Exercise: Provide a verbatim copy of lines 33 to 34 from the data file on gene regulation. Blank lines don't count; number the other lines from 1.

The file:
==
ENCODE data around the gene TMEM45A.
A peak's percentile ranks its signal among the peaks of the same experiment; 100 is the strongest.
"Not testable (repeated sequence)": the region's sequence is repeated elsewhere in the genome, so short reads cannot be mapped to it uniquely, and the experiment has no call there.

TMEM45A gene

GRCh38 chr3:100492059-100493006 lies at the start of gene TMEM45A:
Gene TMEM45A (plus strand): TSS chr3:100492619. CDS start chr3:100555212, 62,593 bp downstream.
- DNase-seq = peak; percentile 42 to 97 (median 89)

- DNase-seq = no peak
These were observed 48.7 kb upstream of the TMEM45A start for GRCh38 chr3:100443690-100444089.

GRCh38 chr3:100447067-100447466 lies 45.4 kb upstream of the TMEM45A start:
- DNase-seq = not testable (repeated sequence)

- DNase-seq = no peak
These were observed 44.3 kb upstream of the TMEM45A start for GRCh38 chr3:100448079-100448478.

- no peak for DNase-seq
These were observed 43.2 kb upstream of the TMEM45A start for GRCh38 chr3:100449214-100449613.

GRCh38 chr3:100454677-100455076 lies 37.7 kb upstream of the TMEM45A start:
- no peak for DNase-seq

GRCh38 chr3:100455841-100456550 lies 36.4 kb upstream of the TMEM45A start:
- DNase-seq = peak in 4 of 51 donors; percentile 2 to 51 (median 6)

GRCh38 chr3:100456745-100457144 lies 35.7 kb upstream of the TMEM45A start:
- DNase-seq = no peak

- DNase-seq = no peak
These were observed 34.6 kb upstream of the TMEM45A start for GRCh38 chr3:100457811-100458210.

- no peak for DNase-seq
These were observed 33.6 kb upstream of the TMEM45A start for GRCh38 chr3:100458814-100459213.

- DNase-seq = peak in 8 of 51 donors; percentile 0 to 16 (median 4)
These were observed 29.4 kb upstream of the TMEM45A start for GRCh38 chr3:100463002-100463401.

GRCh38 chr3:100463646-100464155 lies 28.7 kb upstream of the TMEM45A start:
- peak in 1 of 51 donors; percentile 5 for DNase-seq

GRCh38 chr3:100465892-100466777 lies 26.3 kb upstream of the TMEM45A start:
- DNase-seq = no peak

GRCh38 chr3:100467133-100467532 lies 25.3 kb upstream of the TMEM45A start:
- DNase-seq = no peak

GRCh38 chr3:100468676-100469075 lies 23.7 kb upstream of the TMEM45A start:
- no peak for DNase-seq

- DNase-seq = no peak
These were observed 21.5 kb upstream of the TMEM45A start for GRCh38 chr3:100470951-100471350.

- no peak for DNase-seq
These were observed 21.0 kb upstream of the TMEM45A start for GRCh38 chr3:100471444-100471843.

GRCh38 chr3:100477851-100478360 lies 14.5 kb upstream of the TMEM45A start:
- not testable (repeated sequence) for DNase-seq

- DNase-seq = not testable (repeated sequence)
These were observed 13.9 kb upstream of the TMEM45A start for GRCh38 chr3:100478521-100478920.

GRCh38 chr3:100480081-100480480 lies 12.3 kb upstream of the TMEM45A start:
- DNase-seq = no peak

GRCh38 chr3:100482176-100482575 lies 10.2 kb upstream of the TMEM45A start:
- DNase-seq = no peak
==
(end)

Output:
- DNase-seq = no peak

GRCh38 chr3:100468676-100469075 lies 23.7 kb upstream of the TMEM45A start: